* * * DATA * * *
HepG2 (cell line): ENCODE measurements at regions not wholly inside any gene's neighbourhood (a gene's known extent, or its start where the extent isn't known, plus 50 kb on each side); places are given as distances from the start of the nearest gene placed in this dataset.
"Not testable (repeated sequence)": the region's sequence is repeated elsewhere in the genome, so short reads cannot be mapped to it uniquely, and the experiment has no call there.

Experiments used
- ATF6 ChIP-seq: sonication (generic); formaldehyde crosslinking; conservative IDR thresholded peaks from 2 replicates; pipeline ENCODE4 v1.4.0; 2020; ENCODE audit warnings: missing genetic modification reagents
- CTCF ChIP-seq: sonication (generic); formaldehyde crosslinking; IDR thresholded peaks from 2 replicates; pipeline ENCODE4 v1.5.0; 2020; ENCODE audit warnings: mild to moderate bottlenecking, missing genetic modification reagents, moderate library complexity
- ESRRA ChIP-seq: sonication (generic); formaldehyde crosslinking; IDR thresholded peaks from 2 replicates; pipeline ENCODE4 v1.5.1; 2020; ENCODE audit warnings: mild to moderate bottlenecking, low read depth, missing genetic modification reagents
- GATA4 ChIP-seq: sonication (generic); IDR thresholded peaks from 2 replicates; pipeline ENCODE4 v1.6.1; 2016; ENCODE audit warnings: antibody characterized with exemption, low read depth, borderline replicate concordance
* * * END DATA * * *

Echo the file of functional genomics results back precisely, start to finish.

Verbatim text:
HepG2 (cell line): ENCODE measurements at regions not wholly inside any gene's neighbourhood (a gene's known extent, or its start where the extent isn't known, plus 50 kb on each side); places are given as distances from the start of the nearest gene placed in this dataset.
"Not testable (repeated sequence)": the region's sequence is repeated elsewhere in the genome, so short reads cannot be mapped to it uniquely, and the experiment has no call there.

Experiments used
- ATF6 ChIP-seq: sonication (generic); formaldehyde crosslinking; conservative IDR thresholded peaks from 2 replicates; pipeline ENCODE4 v1.4.0; 2020; ENCODE audit warnings: missing genetic modification reagents
- CTCF ChIP-seq: sonication (generic); formaldehyde crosslinking; IDR thresholded peaks from 2 replicates; pipeline ENCODE4 v1.5.0; 2020; ENCODE audit warnings: mild to moderate bottlenecking, missing genetic modification reagents, moderate library complexity
- ESRRA ChIP-seq: sonication (generic); formaldehyde crosslinking; IDR thresholded peaks from 2 replicates; pipeline ENCODE4 v1.5.1; 2020; ENCODE audit warnings: mild to moderate bottlenecking, low read depth, missing genetic modification reagents
- GATA4 ChIP-seq: sonication (generic); IDR thresholded peaks from 2 replicates; pipeline ENCODE4 v1.6.1; 2016; ENCODE audit warnings: antibody characterized with exemption, low read depth, borderline replicate concordance